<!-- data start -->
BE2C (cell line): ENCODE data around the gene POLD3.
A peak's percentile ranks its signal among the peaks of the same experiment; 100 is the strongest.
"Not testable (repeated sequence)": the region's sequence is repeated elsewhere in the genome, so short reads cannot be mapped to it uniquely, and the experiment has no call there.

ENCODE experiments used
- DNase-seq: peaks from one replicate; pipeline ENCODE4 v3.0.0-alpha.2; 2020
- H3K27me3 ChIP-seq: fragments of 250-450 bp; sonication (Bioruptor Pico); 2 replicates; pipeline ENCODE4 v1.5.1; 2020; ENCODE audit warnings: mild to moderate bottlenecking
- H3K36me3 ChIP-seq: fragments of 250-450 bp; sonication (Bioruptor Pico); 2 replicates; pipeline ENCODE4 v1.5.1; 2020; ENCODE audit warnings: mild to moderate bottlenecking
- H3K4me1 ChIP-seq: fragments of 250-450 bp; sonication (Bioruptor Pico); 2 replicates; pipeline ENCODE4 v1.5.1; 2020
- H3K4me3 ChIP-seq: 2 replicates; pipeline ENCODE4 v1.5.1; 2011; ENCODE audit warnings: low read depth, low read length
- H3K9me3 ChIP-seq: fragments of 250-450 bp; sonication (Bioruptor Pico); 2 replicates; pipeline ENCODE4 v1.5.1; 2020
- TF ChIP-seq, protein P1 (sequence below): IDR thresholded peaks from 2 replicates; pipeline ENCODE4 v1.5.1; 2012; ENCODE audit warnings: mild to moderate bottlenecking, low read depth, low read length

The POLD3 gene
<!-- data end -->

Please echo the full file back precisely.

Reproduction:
BE2C (cell line): ENCODE data around the gene POLD3.
A peak's percentile ranks its signal among the peaks of the same experiment; 100 is the strongest.
"Not testable (repeated sequence)": the region's sequence is repeated elsewhere in the genome, so short reads cannot be mapped to it uniquely, and the experiment has no call there.

ENCODE experiments used
- DNase-seq: peaks from one replicate; pipeline ENCODE4 v3.0.0-alpha.2; 2020
- H3K27me3 ChIP-seq: fragments of 250-450 bp; sonication (Bioruptor Pico); 2 replicates; pipeline ENCODE4 v1.5.1; 2020; ENCODE audit warnings: mild to moderate bottlenecking
- H3K36me3 ChIP-seq: fragments of 250-450 bp; sonication (Bioruptor Pico); 2 replicates; pipeline ENCODE4 v1.5.1; 2020; ENCODE audit warnings: mild to moderate bottlenecking
- H3K4me1 ChIP-seq: fragments of 250-450 bp; sonication (Bioruptor Pico); 2 replicates; pipeline ENCODE4 v1.5.1; 2020
- H3K4me3 ChIP-seq: 2 replicates; pipeline ENCODE4 v1.5.1; 2011; ENCODE audit warnings: low read depth, low read length
- H3K9me3 ChIP-seq: fragments of 250-450 bp; sonication (Bioruptor Pico); 2 replicates; pipeline ENCODE4 v1.5.1; 2020
- TF ChIP-seq, protein P1 (sequence below): IDR thresholded peaks from 2 replicates; pipeline ENCODE4 v1.5.1; 2012; ENCODE audit warnings: mild to moderate bottlenecking, low read depth, low read length

The POLD3 gene